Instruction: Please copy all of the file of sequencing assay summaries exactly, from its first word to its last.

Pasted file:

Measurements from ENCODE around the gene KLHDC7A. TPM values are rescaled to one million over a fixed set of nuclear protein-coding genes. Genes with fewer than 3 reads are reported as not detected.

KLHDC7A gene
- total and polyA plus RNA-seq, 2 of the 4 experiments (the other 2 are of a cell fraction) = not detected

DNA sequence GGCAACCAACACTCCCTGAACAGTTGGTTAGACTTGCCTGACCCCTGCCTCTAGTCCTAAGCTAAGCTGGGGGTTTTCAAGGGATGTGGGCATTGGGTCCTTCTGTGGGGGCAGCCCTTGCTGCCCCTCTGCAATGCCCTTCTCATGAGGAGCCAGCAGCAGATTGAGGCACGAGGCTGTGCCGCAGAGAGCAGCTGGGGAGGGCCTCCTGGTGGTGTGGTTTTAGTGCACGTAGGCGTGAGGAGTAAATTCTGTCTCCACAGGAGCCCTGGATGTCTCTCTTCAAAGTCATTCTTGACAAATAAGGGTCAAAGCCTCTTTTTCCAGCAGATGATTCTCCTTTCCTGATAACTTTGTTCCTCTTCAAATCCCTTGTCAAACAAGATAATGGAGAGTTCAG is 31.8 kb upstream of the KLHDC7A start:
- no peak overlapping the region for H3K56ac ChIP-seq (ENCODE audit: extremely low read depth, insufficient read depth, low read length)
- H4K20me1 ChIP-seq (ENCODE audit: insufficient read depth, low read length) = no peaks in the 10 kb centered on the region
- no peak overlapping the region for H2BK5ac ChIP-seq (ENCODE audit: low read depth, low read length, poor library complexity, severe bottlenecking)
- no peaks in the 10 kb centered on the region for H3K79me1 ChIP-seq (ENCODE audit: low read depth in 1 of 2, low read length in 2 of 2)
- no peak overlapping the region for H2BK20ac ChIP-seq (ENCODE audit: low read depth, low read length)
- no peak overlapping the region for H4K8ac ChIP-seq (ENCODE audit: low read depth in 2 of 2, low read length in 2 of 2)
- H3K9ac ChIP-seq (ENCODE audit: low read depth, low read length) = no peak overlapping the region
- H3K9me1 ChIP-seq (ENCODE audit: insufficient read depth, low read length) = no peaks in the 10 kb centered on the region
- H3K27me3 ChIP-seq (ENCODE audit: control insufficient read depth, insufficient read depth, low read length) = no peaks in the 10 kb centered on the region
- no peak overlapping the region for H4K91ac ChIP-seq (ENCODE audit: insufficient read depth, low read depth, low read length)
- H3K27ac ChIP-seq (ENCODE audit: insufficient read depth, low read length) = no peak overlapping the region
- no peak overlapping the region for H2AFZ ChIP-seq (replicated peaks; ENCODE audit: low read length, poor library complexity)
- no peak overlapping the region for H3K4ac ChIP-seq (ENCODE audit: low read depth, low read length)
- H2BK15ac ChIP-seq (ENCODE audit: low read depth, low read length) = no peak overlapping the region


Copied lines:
Measurements from ENCODE around the gene KLHDC7A. TPM values are rescaled to one million over a fixed set of nuclear protein-coding genes. Genes with fewer than 3 reads are reported as not detected.

KLHDC7A gene
- total and polyA plus RNA-seq, 2 of the 4 experiments (the other 2 are of a cell fraction) = not detected

DNA sequence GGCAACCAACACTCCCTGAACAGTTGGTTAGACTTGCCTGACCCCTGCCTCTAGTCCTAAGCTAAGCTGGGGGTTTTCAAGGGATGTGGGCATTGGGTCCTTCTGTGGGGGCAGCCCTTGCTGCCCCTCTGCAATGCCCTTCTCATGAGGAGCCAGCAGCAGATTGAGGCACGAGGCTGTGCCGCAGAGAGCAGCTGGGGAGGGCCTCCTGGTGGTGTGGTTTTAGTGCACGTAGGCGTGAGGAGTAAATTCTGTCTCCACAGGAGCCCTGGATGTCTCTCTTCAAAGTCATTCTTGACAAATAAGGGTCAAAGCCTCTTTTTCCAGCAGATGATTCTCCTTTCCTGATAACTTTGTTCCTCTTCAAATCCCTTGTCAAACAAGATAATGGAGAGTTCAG is 31.8 kb upstream of the KLHDC7A start:
- no peak overlapping the region for H3K56ac ChIP-seq (ENCODE audit: extremely low read depth, insufficient read depth, low read length)
- H4K20me1 ChIP-seq (ENCODE audit: insufficient read depth, low read length) = no peaks in the 10 kb centered on the region
- no peak overlapping the region for H2BK5ac ChIP-seq (ENCODE audit: low read depth, low read length, poor library complexity, severe bottlenecking)
- no peaks in the 10 kb centered on the region for H3K79me1 ChIP-seq (ENCODE audit: low read depth in 1 of 2, low read length in 2 of 2)
- no peak overlapping the region for H2BK20ac ChIP-seq (ENCODE audit: low read depth, low read length)
- no peak overlapping the region for H4K8ac ChIP-seq (ENCODE audit: low read depth in 2 of 2, low read length in 2 of 2)
- H3K9ac ChIP-seq (ENCODE audit: low read depth, low read length) = no peak overlapping the region
- H3K9me1 ChIP-seq (ENCODE audit: insufficient read depth, low read length) = no peaks in the 10 kb centered on the region
- H3K27me3 ChIP-seq (ENCODE audit: control insufficient read depth, insufficient read depth, low read length) = no peaks in the 10 kb centered on the region
- no peak overlapping the region for H4K91ac ChIP-seq (ENCODE audit: insufficient read depth, low read depth, low read length)
- H3K27ac ChIP-seq (ENCODE audit: insufficient read depth, low read length) = no peak overlapping the region
- no peak overlapping the region for H2AFZ ChIP-seq (replicated peaks; ENCODE audit: low read length, poor library complexity)
- no peak overlapping the region for H3K4ac ChIP-seq (ENCODE audit: low read depth, low read length)
- H2BK15ac ChIP-seq (ENCODE audit: low read depth, low read length) = no peak overlapping the region